Nearly three dozen U.S. service members have been diagnosed with traumatic brain injuries following a Jan. 7 missile barrage on an Iraqi base housing coalition forces.

Up from the Defense Department’s initial report of zero injuries, a total of 34 troops experienced lingering headaches, dizziness, sensitivity to light, nausea and other symptoms after the assault on al-Asad Air Base, Pentagon spokesman Jonathan Hoffman told reporters on Friday.

“A lot of these symptoms, they are late developing,” he said. “They manifest over a period of time.”

New satellite images show damaged and destroyed buildings at Al Asad Air Base in Iraq.

While service members were initially screened for concussion following the blasts, more than 30 continued to experience symptoms throughout the last two weeks. In total, 16 were treated on site in Iraq, one was transported to Kuwait for treatment and has since returned to duty, while 17 were flown to U.S. facilities in Landstuhl, Germany.

As of Friday morning, Hoffman added, eight of those have returned to the U.S., either to be treated at Walter Reed National Military Medical Center in Bethesda, Maryland, or at their duty stations’ base hospitals.

Though TBIs have been the most numerous injury among American troops throughout the War on Terror, the reporting of the injuries at al-Asad prompted Defense Secretary Mark Esper last week to order a review of how a chain of command is notified of injuries in general.

“The reporting on symptoms vs. diagnosis, the reporting on that — we needed to have more clarity,” Hoffman said.

Illness and injury among troops serving abroad is tracked in several ways, with different notification requirements. The defense secretary, for instance, would not be informed of troops showing symptoms or even being diagnosed with TBI, but an update would go out if they were flown off-site and thus taken out of the fight.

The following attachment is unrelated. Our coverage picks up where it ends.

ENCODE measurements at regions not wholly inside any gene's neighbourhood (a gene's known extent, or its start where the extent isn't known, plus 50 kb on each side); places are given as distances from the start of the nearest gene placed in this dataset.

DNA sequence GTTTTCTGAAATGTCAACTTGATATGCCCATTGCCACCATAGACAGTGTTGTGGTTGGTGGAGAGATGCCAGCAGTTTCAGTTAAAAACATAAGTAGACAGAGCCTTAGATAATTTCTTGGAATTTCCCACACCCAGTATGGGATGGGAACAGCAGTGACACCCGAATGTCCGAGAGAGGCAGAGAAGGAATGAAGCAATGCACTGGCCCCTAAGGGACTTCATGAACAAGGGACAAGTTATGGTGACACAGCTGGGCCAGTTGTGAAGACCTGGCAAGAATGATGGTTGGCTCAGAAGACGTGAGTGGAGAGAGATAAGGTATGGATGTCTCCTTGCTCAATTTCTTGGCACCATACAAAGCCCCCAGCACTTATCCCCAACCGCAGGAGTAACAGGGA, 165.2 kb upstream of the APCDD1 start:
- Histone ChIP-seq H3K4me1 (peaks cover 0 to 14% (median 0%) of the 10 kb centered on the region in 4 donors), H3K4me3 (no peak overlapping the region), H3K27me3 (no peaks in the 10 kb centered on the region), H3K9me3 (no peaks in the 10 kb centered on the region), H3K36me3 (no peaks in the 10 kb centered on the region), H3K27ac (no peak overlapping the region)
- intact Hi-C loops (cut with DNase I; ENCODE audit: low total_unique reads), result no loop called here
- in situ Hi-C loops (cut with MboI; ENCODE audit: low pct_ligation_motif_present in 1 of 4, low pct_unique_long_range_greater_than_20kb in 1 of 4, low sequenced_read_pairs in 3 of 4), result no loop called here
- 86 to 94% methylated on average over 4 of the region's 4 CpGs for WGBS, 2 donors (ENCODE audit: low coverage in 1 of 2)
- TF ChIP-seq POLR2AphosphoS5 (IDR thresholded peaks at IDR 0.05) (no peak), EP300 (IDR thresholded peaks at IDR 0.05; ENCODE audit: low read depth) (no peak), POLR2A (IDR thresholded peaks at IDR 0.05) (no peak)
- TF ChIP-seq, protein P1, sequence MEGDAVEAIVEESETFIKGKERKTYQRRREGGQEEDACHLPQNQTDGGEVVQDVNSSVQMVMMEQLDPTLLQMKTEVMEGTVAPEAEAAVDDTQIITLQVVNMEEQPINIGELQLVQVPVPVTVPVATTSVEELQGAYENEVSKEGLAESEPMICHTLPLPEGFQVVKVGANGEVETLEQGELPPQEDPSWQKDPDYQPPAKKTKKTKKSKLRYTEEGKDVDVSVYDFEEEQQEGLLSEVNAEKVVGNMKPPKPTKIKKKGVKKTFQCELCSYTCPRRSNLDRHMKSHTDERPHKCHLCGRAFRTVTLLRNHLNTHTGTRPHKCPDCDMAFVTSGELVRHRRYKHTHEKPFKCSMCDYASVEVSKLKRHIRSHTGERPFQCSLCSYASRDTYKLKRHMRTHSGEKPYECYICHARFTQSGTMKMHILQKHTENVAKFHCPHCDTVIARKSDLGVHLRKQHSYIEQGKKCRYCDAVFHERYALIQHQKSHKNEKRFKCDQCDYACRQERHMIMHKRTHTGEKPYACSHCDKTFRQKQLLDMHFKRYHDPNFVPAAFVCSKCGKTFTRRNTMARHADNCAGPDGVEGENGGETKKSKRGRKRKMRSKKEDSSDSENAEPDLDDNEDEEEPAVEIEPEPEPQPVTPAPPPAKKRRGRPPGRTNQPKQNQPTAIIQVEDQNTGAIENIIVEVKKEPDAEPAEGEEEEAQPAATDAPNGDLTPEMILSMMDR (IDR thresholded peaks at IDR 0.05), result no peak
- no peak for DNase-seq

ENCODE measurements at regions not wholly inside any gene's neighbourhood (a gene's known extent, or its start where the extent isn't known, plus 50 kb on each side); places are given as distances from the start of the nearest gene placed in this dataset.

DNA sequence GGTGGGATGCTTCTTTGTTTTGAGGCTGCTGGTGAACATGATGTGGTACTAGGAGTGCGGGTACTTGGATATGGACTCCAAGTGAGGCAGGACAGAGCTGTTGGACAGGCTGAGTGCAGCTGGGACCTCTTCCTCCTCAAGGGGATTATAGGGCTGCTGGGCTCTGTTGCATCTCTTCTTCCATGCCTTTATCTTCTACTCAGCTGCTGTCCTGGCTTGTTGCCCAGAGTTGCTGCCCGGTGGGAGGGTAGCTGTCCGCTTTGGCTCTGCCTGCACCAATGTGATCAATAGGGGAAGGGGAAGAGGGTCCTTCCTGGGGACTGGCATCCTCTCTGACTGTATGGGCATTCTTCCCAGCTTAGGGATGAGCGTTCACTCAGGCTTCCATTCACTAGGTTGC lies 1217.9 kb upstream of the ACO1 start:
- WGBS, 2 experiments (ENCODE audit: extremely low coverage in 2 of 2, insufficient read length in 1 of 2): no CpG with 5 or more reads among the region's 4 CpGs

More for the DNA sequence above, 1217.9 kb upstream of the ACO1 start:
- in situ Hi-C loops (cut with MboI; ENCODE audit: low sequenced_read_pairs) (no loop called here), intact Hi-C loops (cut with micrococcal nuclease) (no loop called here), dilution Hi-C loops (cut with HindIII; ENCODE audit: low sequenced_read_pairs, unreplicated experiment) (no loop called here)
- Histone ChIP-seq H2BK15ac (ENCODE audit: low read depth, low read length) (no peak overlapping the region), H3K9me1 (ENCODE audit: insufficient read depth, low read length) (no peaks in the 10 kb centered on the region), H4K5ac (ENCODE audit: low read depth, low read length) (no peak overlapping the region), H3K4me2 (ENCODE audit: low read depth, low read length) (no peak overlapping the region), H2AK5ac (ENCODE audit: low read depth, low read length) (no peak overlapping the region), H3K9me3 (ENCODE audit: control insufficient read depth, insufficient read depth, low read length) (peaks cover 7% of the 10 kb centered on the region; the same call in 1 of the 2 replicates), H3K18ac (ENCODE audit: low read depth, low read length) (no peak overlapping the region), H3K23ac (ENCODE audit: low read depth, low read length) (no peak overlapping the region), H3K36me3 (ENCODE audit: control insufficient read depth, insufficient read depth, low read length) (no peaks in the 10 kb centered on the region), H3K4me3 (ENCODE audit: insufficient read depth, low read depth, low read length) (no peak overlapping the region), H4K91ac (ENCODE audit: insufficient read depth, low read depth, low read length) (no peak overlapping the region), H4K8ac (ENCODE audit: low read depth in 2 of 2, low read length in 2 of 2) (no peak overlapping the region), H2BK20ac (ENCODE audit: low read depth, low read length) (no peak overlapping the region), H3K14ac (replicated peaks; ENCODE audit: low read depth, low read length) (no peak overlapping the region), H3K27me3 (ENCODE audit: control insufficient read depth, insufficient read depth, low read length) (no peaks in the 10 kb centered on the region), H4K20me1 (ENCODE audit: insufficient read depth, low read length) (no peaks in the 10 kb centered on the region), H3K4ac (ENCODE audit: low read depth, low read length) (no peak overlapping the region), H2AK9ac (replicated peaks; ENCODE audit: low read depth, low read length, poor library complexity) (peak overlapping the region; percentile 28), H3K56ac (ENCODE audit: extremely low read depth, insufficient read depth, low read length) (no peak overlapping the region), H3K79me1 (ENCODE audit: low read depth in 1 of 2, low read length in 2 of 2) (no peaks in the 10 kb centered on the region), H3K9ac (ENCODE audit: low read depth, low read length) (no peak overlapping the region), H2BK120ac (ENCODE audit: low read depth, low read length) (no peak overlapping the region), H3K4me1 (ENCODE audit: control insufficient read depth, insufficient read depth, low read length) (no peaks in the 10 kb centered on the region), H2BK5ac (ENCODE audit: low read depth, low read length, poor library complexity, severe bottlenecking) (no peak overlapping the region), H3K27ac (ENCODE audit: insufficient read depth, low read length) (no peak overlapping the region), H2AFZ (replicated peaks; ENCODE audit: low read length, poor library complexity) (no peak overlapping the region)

“The reporting did not come up until they were actually evacuating the area and taken to Germany,” Hoffman said of the al-Asad casualties.

As of Wednesday, according to the Associated Press, U.S. troops have resumed the anti-ISIS mission in Iraq.

Though tensions between the U.S. and Iran have settled, leaders have warned the the country’s activities in Iraq still pose a threat to U.S. troops.

“So I’ve been deployed for about nine months now and in the time that I’ve been there, we’ve had a couple of casualties that have been caused by conflict with ISIS on the ground, where some of our service members, certainly Iraqi Security Forces or Syrian Democratic Forces have suffered casualties, but most of the attacks against coalition forces in Iraq have come from elements of the Iranian threat network,” Maj. Gen. Alexus Grynkewich, deputy commander of Operation Inherent Resolve, told reporters on Wednesday.

In the wake of the U.S. killing of Iran’s Gen. Qassem Soleimani and Iran’s retaliation in Iraq, President Trump has called on NATO to contribute more forces to the anti-ISIS mission, though leaders have said no moves are underway to build up or draw down U.S. forces in the country.

Meghann Myers is the Pentagon bureau chief at Military Times. She covers operations, policy, personnel, leadership and other issues affecting service members.

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